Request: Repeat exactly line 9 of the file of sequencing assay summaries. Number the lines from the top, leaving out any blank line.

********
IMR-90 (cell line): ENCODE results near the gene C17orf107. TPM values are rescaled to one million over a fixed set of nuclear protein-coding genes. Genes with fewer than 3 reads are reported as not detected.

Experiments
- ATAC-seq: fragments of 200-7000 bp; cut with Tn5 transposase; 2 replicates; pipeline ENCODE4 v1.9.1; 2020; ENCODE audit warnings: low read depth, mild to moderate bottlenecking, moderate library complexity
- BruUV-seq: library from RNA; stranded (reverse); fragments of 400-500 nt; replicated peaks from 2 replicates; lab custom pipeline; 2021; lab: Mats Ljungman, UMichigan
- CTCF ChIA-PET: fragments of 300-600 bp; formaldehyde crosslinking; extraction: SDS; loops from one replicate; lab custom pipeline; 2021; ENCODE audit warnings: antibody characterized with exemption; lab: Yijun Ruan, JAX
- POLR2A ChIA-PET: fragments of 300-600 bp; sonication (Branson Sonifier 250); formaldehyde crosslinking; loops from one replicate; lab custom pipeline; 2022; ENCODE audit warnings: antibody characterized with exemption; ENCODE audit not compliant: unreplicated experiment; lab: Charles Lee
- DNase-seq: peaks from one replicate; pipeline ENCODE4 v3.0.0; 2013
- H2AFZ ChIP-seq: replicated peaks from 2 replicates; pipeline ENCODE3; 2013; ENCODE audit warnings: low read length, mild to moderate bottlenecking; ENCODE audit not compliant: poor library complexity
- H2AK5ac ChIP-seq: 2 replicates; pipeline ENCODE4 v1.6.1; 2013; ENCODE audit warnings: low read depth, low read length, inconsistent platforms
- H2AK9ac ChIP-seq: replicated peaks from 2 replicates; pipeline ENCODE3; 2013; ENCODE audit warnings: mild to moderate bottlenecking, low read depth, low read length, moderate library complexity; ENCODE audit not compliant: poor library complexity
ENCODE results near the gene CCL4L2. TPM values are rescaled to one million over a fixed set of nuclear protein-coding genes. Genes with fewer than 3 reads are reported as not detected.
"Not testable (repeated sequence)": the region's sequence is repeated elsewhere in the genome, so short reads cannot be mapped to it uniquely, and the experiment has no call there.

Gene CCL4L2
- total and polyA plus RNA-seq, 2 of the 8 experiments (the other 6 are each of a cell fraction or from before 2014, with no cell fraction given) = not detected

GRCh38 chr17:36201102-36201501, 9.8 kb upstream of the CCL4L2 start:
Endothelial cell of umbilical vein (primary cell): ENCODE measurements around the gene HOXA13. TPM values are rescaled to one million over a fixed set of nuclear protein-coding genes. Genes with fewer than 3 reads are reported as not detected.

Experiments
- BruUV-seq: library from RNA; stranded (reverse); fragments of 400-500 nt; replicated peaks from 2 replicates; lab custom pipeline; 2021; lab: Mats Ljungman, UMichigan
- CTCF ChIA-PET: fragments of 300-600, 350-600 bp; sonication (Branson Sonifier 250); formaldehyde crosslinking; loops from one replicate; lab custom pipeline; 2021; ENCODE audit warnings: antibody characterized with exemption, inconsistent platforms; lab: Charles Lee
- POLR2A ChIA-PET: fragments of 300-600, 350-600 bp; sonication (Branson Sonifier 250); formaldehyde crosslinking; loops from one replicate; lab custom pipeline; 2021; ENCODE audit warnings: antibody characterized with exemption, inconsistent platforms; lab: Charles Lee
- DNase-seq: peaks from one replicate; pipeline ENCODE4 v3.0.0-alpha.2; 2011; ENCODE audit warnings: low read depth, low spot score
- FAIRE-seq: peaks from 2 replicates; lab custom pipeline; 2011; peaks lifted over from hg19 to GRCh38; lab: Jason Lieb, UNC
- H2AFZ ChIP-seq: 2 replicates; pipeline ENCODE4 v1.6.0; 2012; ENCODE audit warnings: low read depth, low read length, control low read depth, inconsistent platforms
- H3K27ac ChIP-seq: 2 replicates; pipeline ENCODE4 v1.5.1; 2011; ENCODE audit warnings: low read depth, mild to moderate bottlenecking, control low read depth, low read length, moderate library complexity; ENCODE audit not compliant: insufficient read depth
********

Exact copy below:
- H2AK5ac ChIP-seq: 2 replicates; pipeline ENCODE4 v1.6.1; 2013; ENCODE audit warnings: low read depth, low read length, inconsistent platforms